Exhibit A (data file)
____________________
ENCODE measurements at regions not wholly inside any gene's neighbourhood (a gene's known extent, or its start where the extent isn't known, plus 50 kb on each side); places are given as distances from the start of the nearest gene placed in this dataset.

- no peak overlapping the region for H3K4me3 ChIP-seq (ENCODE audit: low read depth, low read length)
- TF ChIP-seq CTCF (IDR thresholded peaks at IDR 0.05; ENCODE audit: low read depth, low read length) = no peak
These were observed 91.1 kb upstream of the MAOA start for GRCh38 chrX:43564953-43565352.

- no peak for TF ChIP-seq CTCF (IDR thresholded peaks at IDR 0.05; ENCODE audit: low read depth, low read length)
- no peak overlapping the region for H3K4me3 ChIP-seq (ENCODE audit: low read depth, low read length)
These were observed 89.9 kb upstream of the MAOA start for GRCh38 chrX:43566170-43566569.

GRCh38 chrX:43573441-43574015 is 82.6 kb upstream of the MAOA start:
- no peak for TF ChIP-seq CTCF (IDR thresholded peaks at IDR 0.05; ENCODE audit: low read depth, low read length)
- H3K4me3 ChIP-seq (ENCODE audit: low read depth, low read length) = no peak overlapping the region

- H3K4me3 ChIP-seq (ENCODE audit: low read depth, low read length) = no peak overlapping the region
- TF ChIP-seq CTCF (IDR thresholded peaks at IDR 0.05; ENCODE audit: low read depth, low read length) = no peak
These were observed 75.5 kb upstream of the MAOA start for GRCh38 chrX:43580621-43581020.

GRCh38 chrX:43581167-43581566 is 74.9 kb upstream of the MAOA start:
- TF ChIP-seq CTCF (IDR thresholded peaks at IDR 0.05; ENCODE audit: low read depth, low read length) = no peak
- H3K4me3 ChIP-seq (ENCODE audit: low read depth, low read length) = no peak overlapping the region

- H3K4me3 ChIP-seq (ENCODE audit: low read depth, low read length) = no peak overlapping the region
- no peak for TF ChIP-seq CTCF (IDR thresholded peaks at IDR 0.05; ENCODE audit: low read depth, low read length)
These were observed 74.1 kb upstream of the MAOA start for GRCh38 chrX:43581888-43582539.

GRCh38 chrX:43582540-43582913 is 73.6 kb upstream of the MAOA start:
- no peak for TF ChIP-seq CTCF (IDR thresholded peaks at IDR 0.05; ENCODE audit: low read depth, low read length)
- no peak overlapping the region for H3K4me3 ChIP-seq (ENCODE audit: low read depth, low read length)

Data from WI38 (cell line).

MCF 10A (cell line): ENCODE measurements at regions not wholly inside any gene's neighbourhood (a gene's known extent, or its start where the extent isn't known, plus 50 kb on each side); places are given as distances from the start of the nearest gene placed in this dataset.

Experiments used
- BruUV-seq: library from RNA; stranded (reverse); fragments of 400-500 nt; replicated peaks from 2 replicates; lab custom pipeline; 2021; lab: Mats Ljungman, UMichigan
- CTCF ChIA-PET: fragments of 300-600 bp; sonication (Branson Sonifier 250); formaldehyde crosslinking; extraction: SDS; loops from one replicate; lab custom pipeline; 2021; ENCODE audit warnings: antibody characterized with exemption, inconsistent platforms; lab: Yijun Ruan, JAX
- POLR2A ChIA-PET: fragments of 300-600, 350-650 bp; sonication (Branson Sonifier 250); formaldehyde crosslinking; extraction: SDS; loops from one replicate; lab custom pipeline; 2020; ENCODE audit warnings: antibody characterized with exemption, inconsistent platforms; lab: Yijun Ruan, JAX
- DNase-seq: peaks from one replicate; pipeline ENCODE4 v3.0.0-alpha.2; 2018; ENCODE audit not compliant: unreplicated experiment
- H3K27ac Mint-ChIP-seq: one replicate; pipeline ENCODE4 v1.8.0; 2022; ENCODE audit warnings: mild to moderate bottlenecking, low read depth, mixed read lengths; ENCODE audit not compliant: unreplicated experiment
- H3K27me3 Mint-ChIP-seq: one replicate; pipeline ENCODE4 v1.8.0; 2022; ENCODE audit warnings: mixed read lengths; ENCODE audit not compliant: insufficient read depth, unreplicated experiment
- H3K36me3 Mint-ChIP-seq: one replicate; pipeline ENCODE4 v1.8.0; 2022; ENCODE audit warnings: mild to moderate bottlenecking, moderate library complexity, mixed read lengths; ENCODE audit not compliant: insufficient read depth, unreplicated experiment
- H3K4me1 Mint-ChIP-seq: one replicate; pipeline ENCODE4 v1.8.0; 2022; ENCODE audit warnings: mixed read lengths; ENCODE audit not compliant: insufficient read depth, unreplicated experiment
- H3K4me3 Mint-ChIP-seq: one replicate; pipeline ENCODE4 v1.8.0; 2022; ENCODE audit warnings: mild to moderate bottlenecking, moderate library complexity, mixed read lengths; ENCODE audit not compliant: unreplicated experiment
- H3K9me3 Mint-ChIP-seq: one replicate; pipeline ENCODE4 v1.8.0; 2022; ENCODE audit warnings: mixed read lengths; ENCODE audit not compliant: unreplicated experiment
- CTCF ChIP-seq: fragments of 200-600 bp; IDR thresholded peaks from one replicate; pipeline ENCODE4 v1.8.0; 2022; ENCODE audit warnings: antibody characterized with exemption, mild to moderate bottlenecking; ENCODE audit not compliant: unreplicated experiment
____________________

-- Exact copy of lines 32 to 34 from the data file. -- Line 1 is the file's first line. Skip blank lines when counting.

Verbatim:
- H3K36me3 Mint-ChIP-seq: one replicate; pipeline ENCODE4 v1.8.0; 2022; ENCODE audit warnings: mild to moderate bottlenecking, moderate library complexity, mixed read lengths; ENCODE audit not compliant: insufficient read depth, unreplicated experiment
- H3K4me1 Mint-ChIP-seq: one replicate; pipeline ENCODE4 v1.8.0; 2022; ENCODE audit warnings: mixed read lengths; ENCODE audit not compliant: insufficient read depth, unreplicated experiment
- H3K4me3 Mint-ChIP-seq: one replicate; pipeline ENCODE4 v1.8.0; 2022; ENCODE audit warnings: mild to moderate bottlenecking, moderate library complexity, mixed read lengths; ENCODE audit not compliant: unreplicated experiment